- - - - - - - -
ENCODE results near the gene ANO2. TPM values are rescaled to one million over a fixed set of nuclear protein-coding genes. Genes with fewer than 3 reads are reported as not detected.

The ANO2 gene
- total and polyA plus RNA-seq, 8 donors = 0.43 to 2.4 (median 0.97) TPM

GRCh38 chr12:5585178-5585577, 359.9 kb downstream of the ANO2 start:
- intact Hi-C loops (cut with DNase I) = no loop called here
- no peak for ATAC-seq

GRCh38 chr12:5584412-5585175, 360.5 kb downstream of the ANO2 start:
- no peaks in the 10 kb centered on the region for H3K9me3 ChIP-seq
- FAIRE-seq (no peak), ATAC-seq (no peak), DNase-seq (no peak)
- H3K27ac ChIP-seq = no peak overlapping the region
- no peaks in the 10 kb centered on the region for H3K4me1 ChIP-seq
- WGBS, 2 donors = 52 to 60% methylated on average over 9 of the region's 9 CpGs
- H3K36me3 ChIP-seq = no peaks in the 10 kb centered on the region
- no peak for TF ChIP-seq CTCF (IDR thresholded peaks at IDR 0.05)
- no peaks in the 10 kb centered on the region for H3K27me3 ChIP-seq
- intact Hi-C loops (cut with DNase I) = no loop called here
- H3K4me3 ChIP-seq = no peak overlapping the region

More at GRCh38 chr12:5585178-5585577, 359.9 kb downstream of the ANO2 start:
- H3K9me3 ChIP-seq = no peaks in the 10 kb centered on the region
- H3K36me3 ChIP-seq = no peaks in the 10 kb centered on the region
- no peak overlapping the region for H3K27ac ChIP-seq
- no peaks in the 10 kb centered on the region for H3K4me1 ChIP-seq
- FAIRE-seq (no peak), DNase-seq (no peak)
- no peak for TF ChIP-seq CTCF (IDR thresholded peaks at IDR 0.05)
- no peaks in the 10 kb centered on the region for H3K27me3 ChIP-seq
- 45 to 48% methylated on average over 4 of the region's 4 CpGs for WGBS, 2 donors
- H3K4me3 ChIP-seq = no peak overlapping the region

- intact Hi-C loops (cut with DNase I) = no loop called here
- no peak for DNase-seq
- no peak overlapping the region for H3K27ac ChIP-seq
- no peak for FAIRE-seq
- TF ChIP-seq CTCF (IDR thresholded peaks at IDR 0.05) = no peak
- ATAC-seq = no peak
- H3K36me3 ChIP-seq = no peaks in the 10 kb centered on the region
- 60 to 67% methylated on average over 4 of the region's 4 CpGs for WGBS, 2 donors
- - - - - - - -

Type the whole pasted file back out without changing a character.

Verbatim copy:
ENCODE results near the gene ANO2. TPM values are rescaled to one million over a fixed set of nuclear protein-coding genes. Genes with fewer than 3 reads are reported as not detected.

The ANO2 gene
- total and polyA plus RNA-seq, 8 donors = 0.43 to 2.4 (median 0.97) TPM

GRCh38 chr12:5585178-5585577, 359.9 kb downstream of the ANO2 start:
- intact Hi-C loops (cut with DNase I) = no loop called here
- no peak for ATAC-seq

GRCh38 chr12:5584412-5585175, 360.5 kb downstream of the ANO2 start:
- no peaks in the 10 kb centered on the region for H3K9me3 ChIP-seq
- FAIRE-seq (no peak), ATAC-seq (no peak), DNase-seq (no peak)
- H3K27ac ChIP-seq = no peak overlapping the region
- no peaks in the 10 kb centered on the region for H3K4me1 ChIP-seq
- WGBS, 2 donors = 52 to 60% methylated on average over 9 of the region's 9 CpGs
- H3K36me3 ChIP-seq = no peaks in the 10 kb centered on the region
- no peak for TF ChIP-seq CTCF (IDR thresholded peaks at IDR 0.05)
- no peaks in the 10 kb centered on the region for H3K27me3 ChIP-seq
- intact Hi-C loops (cut with DNase I) = no loop called here
- H3K4me3 ChIP-seq = no peak overlapping the region

More at GRCh38 chr12:5585178-5585577, 359.9 kb downstream of the ANO2 start:
- H3K9me3 ChIP-seq = no peaks in the 10 kb centered on the region
- H3K36me3 ChIP-seq = no peaks in the 10 kb centered on the region
- no peak overlapping the region for H3K27ac ChIP-seq
- no peaks in the 10 kb centered on the region for H3K4me1 ChIP-seq
- FAIRE-seq (no peak), DNase-seq (no peak)
- no peak for TF ChIP-seq CTCF (IDR thresholded peaks at IDR 0.05)
- no peaks in the 10 kb centered on the region for H3K27me3 ChIP-seq
- 45 to 48% methylated on average over 4 of the region's 4 CpGs for WGBS, 2 donors
- H3K4me3 ChIP-seq = no peak overlapping the region

- intact Hi-C loops (cut with DNase I) = no loop called here
- no peak for DNase-seq
- no peak overlapping the region for H3K27ac ChIP-seq
- no peak for FAIRE-seq
- TF ChIP-seq CTCF (IDR thresholded peaks at IDR 0.05) = no peak
- ATAC-seq = no peak
- H3K36me3 ChIP-seq = no peaks in the 10 kb centered on the region
- 60 to 67% methylated on average over 4 of the region's 4 CpGs for WGBS, 2 donors